Part of Advances in Neural Information Processing Systems 30 (NIPS 2017)
Luca Ambrogioni, Max Hinne, Marcel Van Gerven, Eric Maris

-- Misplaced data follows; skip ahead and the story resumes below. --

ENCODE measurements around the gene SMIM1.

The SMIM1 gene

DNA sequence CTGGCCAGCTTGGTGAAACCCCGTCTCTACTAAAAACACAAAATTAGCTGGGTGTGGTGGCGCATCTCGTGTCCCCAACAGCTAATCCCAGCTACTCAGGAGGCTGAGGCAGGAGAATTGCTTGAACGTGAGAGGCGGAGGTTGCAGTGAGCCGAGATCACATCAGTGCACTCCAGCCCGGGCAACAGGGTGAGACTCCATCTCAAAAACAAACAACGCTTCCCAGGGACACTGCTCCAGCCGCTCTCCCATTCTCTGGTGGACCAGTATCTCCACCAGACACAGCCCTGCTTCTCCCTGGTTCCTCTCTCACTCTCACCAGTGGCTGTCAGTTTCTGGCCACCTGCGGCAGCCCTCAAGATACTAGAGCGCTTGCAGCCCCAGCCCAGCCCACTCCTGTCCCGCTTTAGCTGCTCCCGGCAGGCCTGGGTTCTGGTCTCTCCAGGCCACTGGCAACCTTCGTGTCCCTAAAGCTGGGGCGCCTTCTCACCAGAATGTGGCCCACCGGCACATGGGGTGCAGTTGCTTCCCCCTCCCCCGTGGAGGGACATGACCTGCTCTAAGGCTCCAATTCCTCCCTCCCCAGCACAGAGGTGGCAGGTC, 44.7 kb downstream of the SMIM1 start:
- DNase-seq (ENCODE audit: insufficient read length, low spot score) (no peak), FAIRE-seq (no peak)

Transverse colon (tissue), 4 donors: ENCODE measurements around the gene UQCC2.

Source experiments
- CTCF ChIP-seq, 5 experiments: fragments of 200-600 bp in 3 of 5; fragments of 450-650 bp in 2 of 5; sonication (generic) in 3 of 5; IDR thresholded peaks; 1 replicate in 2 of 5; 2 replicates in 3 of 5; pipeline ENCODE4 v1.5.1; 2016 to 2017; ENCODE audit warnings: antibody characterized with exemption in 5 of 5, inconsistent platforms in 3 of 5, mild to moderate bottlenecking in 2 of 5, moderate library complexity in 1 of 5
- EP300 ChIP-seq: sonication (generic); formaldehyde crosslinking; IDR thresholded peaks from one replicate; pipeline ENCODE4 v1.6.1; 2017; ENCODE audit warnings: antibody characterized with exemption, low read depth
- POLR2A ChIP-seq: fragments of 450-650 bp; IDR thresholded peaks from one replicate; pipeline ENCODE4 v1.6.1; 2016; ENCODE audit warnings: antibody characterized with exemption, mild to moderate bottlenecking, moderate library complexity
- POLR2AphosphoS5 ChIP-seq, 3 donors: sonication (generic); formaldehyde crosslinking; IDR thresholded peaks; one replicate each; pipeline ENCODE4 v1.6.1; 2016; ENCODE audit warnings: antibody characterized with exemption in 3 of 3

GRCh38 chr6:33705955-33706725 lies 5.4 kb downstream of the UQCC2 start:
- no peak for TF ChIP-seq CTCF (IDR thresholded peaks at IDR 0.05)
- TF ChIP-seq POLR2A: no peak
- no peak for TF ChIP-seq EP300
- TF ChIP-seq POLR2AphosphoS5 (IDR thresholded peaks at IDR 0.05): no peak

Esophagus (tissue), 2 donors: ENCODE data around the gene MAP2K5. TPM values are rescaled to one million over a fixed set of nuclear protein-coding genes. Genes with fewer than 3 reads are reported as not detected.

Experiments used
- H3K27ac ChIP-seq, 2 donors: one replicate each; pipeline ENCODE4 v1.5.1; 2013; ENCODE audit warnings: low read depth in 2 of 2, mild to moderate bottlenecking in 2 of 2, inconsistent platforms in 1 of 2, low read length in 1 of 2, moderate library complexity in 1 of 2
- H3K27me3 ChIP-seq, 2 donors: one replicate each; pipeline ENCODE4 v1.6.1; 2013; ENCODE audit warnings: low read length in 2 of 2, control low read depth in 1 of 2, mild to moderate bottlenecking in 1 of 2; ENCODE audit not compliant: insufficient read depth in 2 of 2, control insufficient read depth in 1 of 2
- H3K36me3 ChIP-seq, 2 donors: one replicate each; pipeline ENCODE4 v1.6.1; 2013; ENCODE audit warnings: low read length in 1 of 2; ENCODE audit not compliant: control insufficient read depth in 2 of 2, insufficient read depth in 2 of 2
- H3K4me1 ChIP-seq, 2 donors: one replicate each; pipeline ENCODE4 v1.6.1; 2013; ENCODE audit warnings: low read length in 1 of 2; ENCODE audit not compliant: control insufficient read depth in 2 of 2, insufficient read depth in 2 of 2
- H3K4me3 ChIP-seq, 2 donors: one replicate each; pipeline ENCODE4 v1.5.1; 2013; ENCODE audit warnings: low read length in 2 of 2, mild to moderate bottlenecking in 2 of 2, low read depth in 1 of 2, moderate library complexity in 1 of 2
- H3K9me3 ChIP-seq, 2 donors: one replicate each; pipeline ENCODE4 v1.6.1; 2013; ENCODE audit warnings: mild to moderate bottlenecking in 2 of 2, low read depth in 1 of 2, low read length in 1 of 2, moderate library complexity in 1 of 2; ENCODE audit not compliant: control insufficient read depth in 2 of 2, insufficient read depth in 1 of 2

A fundamental goal in network neuroscience is to understand how activity in one brain region drives activity elsewhere, a process referred to as effective connectivity. Here we propose to model this causal interaction using integro-differential equations and causal kernels that allow for a rich analysis of effective connectivity. The approach combines the tractability and flexibility of autoregressive modeling with the biophysical interpretability of dynamic causal modeling. The causal kernels are learned nonparametrically using Gaussian process regression, yielding an efficient framework for causal inference. We construct a novel class of causal covariance functions that enforce the desired properties of the causal kernels, an approach which we call GP CaKe. By construction, the model and its hyperparameters have biophysical meaning and are therefore easily interpretable. We demonstrate the efficacy of GP CaKe on a number of simulations and give an example of a realistic application on magnetoencephalography (MEG) data.